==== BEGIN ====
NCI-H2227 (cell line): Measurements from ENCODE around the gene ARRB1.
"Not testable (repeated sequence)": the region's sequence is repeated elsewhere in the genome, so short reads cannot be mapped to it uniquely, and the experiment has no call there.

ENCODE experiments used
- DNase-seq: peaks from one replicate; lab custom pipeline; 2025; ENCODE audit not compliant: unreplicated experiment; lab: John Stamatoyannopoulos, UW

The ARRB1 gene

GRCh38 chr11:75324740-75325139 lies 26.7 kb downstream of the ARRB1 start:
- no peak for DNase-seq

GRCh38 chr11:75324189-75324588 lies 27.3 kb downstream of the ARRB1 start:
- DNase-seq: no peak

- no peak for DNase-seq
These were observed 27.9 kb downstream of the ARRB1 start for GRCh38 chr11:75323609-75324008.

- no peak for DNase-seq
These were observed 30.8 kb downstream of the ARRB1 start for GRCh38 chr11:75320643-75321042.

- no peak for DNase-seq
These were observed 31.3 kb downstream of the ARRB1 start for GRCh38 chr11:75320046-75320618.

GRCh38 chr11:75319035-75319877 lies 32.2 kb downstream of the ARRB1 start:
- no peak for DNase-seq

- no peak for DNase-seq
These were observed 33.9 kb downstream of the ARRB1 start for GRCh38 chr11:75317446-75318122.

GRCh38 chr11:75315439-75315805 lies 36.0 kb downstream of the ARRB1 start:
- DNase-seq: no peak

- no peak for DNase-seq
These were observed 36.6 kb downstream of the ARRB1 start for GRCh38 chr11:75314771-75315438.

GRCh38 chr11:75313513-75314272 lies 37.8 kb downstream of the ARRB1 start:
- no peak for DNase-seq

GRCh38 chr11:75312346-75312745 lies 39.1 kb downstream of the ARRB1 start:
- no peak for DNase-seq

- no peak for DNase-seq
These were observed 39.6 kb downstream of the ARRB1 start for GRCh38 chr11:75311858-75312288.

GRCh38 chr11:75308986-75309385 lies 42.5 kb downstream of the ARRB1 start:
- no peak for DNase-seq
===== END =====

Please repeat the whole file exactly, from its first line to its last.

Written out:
NCI-H2227 (cell line): Measurements from ENCODE around the gene ARRB1.
"Not testable (repeated sequence)": the region's sequence is repeated elsewhere in the genome, so short reads cannot be mapped to it uniquely, and the experiment has no call there.

ENCODE experiments used
- DNase-seq: peaks from one replicate; lab custom pipeline; 2025; ENCODE audit not compliant: unreplicated experiment; lab: John Stamatoyannopoulos, UW

The ARRB1 gene

GRCh38 chr11:75324740-75325139 lies 26.7 kb downstream of the ARRB1 start:
- no peak for DNase-seq

GRCh38 chr11:75324189-75324588 lies 27.3 kb downstream of the ARRB1 start:
- DNase-seq: no peak

- no peak for DNase-seq
These were observed 27.9 kb downstream of the ARRB1 start for GRCh38 chr11:75323609-75324008.

- no peak for DNase-seq
These were observed 30.8 kb downstream of the ARRB1 start for GRCh38 chr11:75320643-75321042.

- no peak for DNase-seq
These were observed 31.3 kb downstream of the ARRB1 start for GRCh38 chr11:75320046-75320618.

GRCh38 chr11:75319035-75319877 lies 32.2 kb downstream of the ARRB1 start:
- no peak for DNase-seq

- no peak for DNase-seq
These were observed 33.9 kb downstream of the ARRB1 start for GRCh38 chr11:75317446-75318122.

GRCh38 chr11:75315439-75315805 lies 36.0 kb downstream of the ARRB1 start:
- DNase-seq: no peak

- no peak for DNase-seq
These were observed 36.6 kb downstream of the ARRB1 start for GRCh38 chr11:75314771-75315438.

GRCh38 chr11:75313513-75314272 lies 37.8 kb downstream of the ARRB1 start:
- no peak for DNase-seq

GRCh38 chr11:75312346-75312745 lies 39.1 kb downstream of the ARRB1 start:
- no peak for DNase-seq

- no peak for DNase-seq
These were observed 39.6 kb downstream of the ARRB1 start for GRCh38 chr11:75311858-75312288.

GRCh38 chr11:75308986-75309385 lies 42.5 kb downstream of the ARRB1 start:
- no peak for DNase-seq